Blackbird in the snow courtesy of Sue Tranter ( Cold, hard rain hit my face on the cycle ride in to work this morning, but the clear and loud song of a blackbird from a garden square in Bloomsbury is my over-riding memory of the commute.

It's clarity and volume stood out from the rumble of London, adding a touch of magic to the usual soundtrack.  It's these unexpected exposures to nature that make urban living so great. We must all have memories of lazy Sunday mornings, waking up to bright sunshine and birdsong ... don't we?

Feeding the ducks on the local pond or coming face to face with a fox in your garden or next to the bins, like  I did recently passing through Hackney's Pembury Estate, are all part and parcel of the hidden natural life of the Capital. It needn't be birds or animals. Nature surprises us in other ways too. I was recently drawn to a railway siding by the unusual sounds coming from some track laying work, I was bowled over the colour and number of bluebells covering the embankment.

All of this is very encouraging and positive. It could be far better. There should be more bluebells, more blackbirds, more nature and it would make life for all Londoners much better.  But, working for the RSPB, I would say that, wouldn't I. We're often accused of being anti-development and blind to the needs of business and the economy. As if we don't live in the same world as everyone else and don't have bills or taxes to pay.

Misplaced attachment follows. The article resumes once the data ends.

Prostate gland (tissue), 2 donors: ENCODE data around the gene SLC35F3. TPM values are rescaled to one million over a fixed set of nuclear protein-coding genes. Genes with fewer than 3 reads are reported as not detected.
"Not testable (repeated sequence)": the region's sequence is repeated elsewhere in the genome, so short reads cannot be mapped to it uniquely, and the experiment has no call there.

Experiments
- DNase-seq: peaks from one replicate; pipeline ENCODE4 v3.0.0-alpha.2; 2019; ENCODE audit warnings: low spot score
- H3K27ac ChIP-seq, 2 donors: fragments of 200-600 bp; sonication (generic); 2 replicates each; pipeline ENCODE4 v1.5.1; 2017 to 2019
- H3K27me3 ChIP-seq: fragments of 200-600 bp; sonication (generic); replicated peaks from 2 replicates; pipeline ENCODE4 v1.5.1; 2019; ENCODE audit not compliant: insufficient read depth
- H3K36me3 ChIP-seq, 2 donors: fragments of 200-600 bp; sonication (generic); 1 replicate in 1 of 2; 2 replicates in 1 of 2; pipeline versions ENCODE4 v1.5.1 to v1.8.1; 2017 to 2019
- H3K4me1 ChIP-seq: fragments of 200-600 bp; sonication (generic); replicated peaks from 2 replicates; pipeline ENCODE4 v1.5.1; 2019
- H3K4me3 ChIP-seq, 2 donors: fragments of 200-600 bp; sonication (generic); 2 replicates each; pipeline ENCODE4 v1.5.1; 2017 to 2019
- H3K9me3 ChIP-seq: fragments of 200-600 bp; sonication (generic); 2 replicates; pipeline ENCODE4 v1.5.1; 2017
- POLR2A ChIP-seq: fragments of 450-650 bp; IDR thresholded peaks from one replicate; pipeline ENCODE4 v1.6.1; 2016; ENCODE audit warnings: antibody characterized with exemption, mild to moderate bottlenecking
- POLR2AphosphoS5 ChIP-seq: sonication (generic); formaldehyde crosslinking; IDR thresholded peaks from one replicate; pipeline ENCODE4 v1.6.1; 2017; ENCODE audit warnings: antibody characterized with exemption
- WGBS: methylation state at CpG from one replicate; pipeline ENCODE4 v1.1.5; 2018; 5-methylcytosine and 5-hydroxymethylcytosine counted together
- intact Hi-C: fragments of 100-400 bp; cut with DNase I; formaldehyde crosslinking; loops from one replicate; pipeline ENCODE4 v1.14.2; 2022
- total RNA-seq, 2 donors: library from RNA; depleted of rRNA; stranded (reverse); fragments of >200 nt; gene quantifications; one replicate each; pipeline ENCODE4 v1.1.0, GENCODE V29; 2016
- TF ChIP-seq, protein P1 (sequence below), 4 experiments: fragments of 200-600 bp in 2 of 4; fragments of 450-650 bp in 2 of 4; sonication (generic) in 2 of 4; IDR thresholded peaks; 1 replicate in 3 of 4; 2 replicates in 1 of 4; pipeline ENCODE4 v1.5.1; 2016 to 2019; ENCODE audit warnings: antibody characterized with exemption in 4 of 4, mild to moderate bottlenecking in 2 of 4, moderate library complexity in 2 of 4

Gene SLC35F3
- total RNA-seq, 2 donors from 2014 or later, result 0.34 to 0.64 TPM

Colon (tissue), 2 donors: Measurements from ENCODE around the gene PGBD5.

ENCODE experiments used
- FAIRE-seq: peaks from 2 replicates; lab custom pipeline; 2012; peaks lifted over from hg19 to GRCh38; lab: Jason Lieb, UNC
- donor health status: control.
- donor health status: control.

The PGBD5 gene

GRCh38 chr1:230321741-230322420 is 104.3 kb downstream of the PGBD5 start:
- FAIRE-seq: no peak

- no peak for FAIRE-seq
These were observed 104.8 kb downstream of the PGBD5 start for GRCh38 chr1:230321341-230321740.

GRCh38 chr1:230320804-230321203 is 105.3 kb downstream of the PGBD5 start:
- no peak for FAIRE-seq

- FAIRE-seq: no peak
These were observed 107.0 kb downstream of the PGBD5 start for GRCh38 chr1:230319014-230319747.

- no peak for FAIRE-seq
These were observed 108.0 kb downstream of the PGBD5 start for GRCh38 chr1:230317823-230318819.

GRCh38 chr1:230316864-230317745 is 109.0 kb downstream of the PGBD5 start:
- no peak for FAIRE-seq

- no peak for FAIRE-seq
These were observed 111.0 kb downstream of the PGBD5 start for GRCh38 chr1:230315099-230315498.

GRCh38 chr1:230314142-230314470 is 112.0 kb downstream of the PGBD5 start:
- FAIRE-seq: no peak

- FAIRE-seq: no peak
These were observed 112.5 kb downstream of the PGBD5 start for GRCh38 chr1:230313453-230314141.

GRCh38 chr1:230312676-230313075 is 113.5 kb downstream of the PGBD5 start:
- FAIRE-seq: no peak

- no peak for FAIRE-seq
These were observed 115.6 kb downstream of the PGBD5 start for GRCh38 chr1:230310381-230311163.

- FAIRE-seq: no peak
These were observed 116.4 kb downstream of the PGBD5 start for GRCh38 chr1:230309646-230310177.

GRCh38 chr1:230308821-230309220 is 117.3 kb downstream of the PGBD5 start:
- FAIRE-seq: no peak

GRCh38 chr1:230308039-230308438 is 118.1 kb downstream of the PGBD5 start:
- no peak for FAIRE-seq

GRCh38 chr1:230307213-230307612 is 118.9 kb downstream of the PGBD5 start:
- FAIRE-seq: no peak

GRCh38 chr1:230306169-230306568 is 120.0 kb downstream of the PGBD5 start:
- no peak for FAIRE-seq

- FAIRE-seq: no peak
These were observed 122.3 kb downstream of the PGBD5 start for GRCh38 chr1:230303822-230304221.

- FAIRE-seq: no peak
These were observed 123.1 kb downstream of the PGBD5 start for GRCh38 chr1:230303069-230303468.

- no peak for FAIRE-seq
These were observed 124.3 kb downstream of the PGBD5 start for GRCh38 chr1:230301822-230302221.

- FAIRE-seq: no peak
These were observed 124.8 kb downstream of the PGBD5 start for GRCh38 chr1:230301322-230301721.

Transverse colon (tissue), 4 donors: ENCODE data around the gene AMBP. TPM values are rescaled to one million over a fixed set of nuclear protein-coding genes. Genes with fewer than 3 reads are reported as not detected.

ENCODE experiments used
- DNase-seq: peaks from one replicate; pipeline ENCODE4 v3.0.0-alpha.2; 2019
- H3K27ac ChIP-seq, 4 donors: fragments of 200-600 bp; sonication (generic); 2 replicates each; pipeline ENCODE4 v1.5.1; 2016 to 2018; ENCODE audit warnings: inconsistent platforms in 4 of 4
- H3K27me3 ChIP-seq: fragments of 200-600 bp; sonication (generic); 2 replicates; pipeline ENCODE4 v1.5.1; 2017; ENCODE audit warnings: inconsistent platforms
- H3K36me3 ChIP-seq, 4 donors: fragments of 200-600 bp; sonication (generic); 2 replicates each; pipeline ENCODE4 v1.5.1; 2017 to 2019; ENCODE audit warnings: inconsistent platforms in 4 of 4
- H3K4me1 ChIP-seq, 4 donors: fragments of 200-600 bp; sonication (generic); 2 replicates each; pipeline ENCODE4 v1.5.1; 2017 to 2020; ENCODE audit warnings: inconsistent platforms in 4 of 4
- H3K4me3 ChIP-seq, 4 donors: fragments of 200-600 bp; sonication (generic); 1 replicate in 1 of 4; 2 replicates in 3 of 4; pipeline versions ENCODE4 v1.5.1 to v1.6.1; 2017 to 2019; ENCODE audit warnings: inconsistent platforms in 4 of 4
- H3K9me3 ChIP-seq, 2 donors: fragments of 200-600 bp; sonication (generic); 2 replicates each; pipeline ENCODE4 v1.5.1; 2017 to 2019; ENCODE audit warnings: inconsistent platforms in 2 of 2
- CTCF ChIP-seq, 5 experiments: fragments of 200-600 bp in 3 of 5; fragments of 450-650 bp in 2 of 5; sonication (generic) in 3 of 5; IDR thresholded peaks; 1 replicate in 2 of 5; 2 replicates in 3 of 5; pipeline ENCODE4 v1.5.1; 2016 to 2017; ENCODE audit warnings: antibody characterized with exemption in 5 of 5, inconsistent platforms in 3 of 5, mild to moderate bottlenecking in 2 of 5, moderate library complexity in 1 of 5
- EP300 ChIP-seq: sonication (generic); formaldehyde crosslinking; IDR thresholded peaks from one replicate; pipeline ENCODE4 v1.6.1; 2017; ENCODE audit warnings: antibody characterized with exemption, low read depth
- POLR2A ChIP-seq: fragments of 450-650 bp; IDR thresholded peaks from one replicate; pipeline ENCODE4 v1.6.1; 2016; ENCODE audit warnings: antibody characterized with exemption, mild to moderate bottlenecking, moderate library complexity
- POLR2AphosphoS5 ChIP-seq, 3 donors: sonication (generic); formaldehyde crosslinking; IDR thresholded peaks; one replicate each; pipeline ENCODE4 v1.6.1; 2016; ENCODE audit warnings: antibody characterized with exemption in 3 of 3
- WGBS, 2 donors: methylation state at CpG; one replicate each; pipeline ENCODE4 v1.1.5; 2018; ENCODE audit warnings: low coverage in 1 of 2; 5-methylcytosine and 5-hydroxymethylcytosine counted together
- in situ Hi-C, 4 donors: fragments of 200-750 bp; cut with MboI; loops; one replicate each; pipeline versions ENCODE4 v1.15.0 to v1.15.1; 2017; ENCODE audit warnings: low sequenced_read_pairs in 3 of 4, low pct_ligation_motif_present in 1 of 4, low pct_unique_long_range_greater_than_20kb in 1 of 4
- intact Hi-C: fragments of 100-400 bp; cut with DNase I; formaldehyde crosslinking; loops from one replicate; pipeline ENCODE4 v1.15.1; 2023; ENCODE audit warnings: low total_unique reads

Nature is not good at short-term returns like those in the economic and political sectors reflected in our media. Nature takes a long view and rewards those who follow suit, so we should learn to take notice. One quick thing you can do that will reap excellent long-term results is emailing David Cameron urging him to tell International leaders to be pro-active in addressing climate change.

If you haven't got a lingering memory of nature in London, scoot along to Regent's Park this weekend to see our team, where they'll point out the ancient dinosaur-like grey herons in their tree-top nests. Alternatively, hop on a train from Fenchurch Street to Purfleet and visit our Rainham Marsh reserve. Once declared the wildest place Londoner's can reach on an Oyster card.